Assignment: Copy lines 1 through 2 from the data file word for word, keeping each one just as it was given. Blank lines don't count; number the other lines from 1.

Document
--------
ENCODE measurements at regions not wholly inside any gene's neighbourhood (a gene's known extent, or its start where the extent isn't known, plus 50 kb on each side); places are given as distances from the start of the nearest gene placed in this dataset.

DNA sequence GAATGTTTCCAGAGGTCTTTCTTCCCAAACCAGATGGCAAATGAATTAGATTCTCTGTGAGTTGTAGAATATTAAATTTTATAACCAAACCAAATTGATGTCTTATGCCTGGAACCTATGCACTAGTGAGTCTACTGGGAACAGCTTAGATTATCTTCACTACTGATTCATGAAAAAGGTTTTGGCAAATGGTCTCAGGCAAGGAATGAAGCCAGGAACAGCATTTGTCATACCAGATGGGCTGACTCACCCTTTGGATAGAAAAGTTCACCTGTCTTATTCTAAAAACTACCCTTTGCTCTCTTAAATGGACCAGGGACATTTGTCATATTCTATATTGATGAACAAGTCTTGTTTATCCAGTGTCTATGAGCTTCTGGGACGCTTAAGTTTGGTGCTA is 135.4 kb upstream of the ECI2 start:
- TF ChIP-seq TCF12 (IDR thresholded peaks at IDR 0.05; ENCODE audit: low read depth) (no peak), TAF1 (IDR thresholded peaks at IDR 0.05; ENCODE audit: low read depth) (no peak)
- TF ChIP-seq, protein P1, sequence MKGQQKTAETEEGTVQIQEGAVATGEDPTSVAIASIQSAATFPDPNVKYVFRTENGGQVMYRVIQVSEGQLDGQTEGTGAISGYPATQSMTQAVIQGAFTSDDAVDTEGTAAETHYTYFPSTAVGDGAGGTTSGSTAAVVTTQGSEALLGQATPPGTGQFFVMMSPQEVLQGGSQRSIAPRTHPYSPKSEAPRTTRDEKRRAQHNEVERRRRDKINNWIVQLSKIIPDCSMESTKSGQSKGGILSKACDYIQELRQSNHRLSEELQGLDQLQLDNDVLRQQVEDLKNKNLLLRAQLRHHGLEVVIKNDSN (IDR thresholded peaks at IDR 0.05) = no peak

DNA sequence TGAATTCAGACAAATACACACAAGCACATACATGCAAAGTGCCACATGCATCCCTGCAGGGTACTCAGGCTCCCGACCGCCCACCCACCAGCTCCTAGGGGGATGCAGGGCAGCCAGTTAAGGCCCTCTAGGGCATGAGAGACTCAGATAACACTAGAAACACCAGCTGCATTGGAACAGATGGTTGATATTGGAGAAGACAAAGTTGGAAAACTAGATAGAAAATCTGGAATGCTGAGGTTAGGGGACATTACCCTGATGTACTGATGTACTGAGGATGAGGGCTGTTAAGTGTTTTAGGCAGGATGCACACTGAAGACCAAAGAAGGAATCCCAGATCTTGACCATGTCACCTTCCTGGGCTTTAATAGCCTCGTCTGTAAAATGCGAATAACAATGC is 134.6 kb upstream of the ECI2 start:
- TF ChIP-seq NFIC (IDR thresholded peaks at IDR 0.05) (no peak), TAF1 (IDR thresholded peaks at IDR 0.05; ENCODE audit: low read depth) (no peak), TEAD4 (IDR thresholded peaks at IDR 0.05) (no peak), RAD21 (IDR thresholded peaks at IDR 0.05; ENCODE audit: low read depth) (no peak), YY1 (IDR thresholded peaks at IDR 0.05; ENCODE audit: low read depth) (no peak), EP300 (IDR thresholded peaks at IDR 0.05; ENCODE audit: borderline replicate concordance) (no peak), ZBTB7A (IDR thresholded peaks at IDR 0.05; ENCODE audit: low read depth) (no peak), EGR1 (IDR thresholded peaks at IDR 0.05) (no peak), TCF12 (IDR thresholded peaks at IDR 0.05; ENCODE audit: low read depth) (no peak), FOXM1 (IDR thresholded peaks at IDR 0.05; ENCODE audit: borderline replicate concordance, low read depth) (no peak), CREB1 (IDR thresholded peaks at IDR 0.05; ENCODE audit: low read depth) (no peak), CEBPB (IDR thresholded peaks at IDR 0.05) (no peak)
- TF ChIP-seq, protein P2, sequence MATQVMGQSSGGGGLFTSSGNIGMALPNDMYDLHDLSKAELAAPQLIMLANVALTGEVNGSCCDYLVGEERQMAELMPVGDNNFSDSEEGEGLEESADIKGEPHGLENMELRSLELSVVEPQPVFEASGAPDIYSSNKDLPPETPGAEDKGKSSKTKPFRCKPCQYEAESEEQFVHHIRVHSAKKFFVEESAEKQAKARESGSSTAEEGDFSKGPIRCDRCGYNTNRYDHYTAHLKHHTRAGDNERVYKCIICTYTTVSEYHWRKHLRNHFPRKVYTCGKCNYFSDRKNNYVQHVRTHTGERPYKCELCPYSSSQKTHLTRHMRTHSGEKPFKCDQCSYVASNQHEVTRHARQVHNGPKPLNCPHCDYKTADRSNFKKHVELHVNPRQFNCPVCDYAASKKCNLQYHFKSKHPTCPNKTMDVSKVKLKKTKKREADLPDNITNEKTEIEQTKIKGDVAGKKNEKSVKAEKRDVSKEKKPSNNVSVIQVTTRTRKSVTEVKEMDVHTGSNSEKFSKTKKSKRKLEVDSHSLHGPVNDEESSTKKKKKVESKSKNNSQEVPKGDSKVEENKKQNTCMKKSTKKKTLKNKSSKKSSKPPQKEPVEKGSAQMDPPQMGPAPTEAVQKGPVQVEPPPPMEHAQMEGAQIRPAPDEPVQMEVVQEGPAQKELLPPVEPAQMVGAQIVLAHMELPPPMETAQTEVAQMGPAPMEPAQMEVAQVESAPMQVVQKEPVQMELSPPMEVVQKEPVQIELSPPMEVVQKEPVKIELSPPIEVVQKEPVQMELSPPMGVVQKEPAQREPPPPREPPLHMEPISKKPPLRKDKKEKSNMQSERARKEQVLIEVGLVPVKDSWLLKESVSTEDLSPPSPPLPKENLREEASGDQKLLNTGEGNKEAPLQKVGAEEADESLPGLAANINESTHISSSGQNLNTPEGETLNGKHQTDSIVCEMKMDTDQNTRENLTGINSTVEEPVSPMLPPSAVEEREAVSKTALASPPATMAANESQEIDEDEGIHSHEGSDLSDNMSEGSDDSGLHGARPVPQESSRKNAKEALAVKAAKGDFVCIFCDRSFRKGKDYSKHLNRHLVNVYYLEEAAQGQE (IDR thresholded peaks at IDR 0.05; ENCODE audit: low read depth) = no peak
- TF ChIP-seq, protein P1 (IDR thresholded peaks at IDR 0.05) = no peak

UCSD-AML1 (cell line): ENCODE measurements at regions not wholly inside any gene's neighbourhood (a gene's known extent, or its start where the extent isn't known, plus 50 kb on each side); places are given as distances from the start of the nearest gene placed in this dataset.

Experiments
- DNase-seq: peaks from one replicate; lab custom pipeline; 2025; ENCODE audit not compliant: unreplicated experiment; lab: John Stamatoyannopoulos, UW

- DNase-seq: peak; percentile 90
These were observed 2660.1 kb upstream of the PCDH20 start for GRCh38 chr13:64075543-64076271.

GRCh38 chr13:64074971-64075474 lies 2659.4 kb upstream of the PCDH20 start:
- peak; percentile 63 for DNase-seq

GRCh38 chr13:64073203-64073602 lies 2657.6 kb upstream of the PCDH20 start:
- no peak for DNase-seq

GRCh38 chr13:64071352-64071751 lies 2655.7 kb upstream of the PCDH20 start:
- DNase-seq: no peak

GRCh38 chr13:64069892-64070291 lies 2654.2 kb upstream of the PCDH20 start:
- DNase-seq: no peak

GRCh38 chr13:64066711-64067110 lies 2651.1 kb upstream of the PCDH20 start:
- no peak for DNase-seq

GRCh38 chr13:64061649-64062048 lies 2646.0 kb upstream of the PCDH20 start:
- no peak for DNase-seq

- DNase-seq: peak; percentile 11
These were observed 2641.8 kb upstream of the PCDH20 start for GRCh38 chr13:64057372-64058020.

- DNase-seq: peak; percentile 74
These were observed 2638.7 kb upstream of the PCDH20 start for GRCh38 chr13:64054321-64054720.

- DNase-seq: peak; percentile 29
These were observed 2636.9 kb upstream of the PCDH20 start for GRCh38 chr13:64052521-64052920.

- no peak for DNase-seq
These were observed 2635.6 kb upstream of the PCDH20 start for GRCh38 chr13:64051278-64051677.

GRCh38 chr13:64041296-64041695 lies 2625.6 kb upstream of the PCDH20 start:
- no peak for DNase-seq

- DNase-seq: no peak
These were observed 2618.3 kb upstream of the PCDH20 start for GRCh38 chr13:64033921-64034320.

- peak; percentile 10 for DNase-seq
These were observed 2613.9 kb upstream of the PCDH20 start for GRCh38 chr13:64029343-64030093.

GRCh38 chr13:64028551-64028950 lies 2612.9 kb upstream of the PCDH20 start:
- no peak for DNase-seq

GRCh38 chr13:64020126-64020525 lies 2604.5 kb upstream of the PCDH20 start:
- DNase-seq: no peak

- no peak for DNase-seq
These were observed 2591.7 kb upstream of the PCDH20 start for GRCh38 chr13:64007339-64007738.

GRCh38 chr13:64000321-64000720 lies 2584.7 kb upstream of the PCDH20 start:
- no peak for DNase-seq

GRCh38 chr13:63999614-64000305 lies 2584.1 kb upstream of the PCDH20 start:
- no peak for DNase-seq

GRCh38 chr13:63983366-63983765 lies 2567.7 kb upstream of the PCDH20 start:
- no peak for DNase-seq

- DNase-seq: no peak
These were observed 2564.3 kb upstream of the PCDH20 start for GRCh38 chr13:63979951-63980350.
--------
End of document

ENCODE measurements at regions not wholly inside any gene's neighbourhood (a gene's known extent, or its start where the extent isn't known, plus 50 kb on each side); places are given as distances from the start of the nearest gene placed in this dataset.

DNA sequence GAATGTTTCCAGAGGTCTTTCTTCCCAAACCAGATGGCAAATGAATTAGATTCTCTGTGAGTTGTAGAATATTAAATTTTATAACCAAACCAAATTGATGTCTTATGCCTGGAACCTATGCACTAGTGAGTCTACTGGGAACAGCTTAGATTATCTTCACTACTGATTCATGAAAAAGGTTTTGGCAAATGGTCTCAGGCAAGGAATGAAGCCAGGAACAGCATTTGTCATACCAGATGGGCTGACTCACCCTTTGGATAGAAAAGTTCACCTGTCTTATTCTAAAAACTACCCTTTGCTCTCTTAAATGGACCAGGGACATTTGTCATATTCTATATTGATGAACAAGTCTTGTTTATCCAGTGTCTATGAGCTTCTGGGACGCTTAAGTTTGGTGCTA is 135.4 kb upstream of the ECI2 start: